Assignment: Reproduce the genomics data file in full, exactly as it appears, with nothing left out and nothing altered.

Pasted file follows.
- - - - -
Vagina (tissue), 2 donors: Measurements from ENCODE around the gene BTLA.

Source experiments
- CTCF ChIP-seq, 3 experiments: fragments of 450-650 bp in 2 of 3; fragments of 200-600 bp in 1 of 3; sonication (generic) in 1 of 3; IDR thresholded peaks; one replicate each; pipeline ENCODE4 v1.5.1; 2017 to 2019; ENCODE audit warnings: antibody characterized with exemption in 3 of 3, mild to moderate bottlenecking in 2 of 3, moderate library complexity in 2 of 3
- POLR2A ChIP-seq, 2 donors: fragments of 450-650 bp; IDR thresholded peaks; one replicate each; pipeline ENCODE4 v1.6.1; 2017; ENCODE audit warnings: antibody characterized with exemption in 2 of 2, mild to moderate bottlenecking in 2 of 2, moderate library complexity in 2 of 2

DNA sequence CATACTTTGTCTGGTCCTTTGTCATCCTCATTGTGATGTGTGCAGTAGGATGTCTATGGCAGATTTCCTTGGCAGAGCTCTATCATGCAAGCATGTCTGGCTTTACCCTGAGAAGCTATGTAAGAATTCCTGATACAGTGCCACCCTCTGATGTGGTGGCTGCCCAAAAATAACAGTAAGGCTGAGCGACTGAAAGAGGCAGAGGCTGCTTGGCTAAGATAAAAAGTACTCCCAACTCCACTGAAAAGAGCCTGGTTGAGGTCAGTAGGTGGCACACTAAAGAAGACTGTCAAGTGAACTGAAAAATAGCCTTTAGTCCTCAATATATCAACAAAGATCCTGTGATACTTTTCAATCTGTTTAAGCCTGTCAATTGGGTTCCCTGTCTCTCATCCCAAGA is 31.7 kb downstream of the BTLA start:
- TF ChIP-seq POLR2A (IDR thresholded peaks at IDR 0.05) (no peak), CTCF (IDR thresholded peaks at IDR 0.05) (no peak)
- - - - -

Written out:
Vagina (tissue), 2 donors: Measurements from ENCODE around the gene BTLA.

Source experiments
- CTCF ChIP-seq, 3 experiments: fragments of 450-650 bp in 2 of 3; fragments of 200-600 bp in 1 of 3; sonication (generic) in 1 of 3; IDR thresholded peaks; one replicate each; pipeline ENCODE4 v1.5.1; 2017 to 2019; ENCODE audit warnings: antibody characterized with exemption in 3 of 3, mild to moderate bottlenecking in 2 of 3, moderate library complexity in 2 of 3
- POLR2A ChIP-seq, 2 donors: fragments of 450-650 bp; IDR thresholded peaks; one replicate each; pipeline ENCODE4 v1.6.1; 2017; ENCODE audit warnings: antibody characterized with exemption in 2 of 2, mild to moderate bottlenecking in 2 of 2, moderate library complexity in 2 of 2

DNA sequence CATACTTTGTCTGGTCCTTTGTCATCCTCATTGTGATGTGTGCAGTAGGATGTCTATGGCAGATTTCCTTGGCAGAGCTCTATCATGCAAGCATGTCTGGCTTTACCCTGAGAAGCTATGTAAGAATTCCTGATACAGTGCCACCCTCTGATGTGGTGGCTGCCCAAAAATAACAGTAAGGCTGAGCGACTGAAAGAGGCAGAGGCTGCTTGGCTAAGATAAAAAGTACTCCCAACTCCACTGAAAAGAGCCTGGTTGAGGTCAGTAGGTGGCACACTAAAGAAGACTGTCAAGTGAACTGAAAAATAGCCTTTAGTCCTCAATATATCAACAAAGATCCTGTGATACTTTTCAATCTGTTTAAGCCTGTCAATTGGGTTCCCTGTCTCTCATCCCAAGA is 31.7 kb downstream of the BTLA start:
- TF ChIP-seq POLR2A (IDR thresholded peaks at IDR 0.05) (no peak), CTCF (IDR thresholded peaks at IDR 0.05) (no peak)